The common types of intellectual properties recognized in our Indian system are:-

Copyrights-

It includes all those literary, artistic, musical, etc. works such as books, songs, films, web contents, etc.

A copyright owner has the exclusive right to commercialize, publish or reproduce his literary, artistic, musical, or other creative work. Copyright work is always in a tangible form.

A person using a copyrighted work for educational purposes or storing that work for personal use and without acquiring any monetary benefits from those acts then, that act is not considered a copyright violation.

The copyright act, 1957 governs Copyrights read with copyright rules, 2013.

A copyright is valid for the duration, which is the original owner’s lifetime and 60 years after his death.

Cinematograph films, sound recordings, photographs, posthumous publications, anonymous and pseudonymous publications, works of government and international organizations are protected for 60 years from the year following publication date.

Trademarks-

It protects signs, symbols, logos, taglines, words or sounds used for distinguishing the products and services of one commercial house from that of its competitor.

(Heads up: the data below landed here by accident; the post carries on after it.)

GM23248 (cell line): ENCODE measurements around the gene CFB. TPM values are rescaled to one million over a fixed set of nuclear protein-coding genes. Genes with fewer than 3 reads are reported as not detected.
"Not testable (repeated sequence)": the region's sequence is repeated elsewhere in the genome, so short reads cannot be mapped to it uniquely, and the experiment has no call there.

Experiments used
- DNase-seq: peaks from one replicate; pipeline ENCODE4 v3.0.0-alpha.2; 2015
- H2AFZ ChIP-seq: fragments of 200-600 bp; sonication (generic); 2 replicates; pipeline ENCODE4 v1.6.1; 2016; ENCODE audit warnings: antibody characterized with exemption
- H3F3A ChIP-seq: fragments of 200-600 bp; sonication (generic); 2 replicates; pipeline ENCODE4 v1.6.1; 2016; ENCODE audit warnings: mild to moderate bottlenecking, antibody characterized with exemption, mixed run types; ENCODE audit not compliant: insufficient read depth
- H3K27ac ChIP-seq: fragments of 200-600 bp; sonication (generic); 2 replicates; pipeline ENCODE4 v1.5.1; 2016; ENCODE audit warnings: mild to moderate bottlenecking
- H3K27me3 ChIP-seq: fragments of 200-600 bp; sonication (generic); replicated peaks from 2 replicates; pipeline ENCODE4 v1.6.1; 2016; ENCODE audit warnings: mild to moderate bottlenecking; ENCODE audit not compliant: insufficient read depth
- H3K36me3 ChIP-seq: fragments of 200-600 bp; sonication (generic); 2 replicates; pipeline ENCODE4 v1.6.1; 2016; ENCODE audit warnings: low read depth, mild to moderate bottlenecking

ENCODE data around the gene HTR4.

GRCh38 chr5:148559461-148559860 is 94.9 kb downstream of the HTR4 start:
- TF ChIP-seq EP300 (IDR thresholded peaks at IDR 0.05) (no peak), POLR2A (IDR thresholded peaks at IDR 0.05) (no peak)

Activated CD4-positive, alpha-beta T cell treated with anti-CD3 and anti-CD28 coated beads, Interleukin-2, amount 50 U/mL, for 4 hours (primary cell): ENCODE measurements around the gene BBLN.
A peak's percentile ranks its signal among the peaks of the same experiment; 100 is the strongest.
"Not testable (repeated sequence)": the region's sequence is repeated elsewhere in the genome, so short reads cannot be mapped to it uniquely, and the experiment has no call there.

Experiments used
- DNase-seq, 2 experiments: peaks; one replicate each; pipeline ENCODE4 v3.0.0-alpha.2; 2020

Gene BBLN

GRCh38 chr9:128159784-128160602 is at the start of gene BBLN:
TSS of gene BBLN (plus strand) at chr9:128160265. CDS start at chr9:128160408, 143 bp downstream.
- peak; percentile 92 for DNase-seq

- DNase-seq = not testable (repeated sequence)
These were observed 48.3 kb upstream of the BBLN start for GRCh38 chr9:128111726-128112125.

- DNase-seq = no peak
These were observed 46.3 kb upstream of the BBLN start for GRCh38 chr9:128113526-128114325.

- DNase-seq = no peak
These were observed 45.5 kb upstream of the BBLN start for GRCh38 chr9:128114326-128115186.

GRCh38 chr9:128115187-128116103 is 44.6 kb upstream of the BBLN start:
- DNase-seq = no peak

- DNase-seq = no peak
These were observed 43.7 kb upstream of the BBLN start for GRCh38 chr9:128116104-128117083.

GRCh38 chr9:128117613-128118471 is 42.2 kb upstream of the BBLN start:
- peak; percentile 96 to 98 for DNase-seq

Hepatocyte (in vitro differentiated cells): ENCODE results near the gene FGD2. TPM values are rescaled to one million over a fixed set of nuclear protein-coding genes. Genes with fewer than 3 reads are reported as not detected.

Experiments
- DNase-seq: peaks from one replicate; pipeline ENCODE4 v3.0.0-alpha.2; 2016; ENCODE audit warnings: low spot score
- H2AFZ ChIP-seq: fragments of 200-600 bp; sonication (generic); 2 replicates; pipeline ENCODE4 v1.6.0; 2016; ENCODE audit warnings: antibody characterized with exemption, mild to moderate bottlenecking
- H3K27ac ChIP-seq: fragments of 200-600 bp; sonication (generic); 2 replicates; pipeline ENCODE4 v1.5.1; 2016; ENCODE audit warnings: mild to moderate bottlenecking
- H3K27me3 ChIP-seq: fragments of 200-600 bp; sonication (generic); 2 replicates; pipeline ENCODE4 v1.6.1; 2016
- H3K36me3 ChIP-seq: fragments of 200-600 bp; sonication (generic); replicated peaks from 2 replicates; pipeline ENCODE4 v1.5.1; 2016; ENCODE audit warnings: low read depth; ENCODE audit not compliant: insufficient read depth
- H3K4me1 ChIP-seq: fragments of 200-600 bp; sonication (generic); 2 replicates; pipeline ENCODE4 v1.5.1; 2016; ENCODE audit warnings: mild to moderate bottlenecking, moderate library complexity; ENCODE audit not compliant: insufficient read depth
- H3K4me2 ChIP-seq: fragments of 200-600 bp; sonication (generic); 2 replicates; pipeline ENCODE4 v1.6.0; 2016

In other words, trademarks are another form of intellectual property that differentiate the products and services of one company from that of another by its logo, symbol or tagline.

It promotes healthy business practices by protecting customers from getting deceived by indistinguishable and obscure symbols of two companies.

Trademark protection grants the owner to commercialize his products and services and provide exclusivity to its products and services.

Any person getting a company franchisee to sell its products and services to its customer doesn’t acquire trademark rights.

These rights are protected under the trademark act, 1999.